On the edge of the Rockville Management Area along an old woods lane sits the remains of an early 18th century farmsite. There are many typically colonial features such as a dry stone foundation with tumbled center chimney and hearthstones (likely built prior to the 1750's) dry stone cellar holes from outbuildings, and stone walls that create typical livestock pastures.
Old maps indicate that the farm was no longer officially occupied by the early-1800's. It appears at around that time the farmsite and its elaborate stoneworks may have been converted for Indian ceremonial uses. In the immediate area of the foundation lies dozens of ground piles, supported piles, and various other features. There is evidence that the site may be used even today.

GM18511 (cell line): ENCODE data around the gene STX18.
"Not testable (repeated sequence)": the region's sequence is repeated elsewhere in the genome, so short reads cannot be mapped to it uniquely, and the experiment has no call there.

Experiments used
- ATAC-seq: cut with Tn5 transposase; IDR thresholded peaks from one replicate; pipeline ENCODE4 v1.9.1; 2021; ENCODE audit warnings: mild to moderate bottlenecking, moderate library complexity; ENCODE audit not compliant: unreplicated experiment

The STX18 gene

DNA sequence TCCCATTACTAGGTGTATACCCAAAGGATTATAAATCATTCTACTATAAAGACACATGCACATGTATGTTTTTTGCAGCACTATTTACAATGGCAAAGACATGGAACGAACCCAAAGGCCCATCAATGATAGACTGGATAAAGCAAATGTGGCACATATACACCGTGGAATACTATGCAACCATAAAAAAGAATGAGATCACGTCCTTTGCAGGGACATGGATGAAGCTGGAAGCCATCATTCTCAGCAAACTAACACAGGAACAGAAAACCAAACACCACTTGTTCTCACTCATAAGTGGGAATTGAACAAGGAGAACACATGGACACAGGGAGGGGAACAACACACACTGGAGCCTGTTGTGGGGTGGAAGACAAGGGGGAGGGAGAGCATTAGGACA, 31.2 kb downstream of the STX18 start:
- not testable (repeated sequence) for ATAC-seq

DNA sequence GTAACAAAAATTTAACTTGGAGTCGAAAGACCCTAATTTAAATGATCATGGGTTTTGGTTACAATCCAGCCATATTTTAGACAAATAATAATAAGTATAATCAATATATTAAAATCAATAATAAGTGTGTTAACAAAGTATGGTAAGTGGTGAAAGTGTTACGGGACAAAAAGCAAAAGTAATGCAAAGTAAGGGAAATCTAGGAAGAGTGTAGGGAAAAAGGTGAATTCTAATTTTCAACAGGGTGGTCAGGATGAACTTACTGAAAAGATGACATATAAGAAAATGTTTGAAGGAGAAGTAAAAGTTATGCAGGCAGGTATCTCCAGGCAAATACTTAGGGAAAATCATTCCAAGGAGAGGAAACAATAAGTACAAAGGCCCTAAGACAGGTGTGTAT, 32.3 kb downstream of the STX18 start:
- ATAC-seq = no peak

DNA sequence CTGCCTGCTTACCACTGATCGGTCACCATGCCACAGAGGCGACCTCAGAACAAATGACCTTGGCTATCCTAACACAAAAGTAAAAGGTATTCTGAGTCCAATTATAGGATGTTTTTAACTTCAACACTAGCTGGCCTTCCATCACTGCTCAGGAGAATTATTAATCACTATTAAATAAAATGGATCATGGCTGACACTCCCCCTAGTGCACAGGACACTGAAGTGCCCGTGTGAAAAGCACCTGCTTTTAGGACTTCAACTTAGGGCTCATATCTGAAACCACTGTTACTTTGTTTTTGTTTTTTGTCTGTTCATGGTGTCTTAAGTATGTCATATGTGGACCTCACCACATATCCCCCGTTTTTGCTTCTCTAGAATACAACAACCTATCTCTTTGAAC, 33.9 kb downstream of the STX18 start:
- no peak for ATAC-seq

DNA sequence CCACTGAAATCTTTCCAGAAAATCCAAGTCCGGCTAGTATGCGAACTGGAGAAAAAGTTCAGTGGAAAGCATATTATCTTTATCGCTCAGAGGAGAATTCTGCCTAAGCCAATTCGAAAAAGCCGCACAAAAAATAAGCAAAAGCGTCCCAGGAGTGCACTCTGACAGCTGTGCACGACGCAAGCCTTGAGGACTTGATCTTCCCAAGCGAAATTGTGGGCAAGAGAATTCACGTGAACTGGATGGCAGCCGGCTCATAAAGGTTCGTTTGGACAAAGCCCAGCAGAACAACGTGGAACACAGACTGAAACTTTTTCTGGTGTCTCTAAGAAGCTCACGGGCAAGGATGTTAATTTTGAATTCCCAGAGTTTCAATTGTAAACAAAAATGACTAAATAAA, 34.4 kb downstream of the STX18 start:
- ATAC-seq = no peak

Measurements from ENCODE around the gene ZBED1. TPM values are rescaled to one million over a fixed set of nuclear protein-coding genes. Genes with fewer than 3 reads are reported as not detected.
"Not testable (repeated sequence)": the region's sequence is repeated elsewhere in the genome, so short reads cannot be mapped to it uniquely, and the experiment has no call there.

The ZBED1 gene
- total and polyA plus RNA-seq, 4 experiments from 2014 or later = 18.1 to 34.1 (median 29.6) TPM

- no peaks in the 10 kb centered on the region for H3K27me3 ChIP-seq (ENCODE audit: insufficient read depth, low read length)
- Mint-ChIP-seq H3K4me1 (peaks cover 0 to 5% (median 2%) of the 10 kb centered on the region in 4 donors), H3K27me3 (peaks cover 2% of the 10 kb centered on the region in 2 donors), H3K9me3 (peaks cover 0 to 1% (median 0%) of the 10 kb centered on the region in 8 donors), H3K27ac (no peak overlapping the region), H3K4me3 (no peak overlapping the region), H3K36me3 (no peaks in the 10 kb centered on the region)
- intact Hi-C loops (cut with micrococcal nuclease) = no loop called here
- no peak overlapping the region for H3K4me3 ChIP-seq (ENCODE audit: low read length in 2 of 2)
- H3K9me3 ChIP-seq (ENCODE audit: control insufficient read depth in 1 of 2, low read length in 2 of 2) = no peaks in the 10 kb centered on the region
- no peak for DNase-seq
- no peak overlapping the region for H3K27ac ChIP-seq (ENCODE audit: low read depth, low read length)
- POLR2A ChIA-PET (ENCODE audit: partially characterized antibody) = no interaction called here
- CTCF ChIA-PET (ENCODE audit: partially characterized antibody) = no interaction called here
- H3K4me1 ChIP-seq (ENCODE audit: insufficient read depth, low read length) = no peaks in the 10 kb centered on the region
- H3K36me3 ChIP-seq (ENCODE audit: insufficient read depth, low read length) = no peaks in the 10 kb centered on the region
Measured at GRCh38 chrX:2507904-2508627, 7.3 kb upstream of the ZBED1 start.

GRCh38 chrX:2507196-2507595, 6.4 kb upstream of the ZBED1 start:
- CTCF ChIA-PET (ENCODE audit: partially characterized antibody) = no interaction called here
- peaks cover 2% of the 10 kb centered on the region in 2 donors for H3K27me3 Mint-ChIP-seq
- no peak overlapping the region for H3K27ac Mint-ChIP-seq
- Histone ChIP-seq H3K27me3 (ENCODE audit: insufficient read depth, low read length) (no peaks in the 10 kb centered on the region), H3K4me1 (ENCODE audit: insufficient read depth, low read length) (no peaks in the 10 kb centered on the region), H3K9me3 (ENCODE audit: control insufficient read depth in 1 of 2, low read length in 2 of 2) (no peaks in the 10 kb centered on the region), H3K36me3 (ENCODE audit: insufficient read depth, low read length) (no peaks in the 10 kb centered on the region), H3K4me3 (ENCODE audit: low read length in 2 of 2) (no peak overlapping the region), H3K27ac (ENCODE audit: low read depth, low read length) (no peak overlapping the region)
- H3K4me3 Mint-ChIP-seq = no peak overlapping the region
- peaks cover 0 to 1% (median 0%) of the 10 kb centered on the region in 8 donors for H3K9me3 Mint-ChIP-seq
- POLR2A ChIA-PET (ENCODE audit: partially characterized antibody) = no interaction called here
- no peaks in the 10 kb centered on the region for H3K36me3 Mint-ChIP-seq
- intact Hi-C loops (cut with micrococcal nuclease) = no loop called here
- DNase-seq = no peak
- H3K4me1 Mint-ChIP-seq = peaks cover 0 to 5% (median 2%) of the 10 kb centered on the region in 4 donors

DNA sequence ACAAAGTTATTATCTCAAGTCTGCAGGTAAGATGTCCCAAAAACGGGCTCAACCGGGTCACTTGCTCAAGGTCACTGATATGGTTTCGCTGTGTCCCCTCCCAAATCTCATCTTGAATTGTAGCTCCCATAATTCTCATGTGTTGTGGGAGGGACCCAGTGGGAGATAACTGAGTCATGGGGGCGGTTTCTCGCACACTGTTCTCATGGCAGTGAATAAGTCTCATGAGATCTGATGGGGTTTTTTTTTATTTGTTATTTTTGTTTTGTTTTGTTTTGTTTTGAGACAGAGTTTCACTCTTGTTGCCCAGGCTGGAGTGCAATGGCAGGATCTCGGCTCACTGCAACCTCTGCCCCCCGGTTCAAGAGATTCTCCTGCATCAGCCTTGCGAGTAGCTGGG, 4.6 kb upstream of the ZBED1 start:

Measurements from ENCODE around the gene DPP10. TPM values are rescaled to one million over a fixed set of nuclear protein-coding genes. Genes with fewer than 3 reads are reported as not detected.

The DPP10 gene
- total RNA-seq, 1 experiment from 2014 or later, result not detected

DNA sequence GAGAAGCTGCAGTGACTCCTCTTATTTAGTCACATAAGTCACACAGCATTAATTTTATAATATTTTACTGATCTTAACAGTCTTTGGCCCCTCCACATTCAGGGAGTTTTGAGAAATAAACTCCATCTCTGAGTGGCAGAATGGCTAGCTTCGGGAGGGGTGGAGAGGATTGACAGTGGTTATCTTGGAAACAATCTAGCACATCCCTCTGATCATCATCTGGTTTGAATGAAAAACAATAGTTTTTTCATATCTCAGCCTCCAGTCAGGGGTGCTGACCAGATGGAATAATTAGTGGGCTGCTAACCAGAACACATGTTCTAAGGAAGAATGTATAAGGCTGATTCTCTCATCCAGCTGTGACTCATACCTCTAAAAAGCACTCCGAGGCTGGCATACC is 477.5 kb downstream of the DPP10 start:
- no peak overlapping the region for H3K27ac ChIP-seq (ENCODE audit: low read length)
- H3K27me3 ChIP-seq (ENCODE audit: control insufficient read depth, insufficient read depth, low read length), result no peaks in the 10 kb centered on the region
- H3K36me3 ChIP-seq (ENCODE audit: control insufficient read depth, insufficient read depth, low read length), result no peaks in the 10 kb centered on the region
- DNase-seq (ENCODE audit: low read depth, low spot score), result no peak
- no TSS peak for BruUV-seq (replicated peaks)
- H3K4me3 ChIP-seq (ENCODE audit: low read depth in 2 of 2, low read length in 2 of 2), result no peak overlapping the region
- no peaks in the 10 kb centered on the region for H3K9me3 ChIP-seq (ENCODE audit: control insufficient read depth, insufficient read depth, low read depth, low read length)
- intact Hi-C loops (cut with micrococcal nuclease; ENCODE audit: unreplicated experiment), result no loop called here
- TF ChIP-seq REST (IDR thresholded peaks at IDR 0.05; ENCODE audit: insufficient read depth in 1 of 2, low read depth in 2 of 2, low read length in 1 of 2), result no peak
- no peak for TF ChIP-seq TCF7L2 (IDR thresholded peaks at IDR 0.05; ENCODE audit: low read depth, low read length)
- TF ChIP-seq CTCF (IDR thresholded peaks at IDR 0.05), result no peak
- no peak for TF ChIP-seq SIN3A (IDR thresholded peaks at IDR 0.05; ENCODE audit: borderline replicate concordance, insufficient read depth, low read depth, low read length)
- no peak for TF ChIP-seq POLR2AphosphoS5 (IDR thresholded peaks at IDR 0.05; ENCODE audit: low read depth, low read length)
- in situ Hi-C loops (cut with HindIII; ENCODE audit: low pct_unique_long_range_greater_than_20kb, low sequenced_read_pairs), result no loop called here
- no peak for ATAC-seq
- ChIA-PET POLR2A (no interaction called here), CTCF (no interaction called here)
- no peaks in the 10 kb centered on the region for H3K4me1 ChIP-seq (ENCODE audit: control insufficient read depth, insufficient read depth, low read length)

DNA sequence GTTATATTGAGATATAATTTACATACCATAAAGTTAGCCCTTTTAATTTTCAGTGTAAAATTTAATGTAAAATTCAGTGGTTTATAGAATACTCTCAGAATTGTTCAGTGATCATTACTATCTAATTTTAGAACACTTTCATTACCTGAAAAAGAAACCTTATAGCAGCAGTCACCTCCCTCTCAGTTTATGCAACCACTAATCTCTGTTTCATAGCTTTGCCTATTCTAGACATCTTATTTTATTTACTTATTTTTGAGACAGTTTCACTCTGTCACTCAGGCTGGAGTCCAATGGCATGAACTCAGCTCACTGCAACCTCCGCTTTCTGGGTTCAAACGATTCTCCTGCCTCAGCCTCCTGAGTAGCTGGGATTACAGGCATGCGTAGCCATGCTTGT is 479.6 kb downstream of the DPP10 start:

Here's a look at some of the piles:There are many piles with pieces of quartz in them. Some are single quartz piles such as this one:And this one:Other piles have multiple pieces of quartz like this one:I found myself suspicious of the quartz in these piles. I got the feeling that they might have been newer additions to these piles.
Also around this old foundation are several split-filled boulders. Here's just one of the many:As well as other interesting features such as this small enclosure attached to a glacial erratic:There were many other exciting features on this site -- I couldn't possibly post all the photos. And there was one very odd and surprising find. I'll post that and more in Part Two.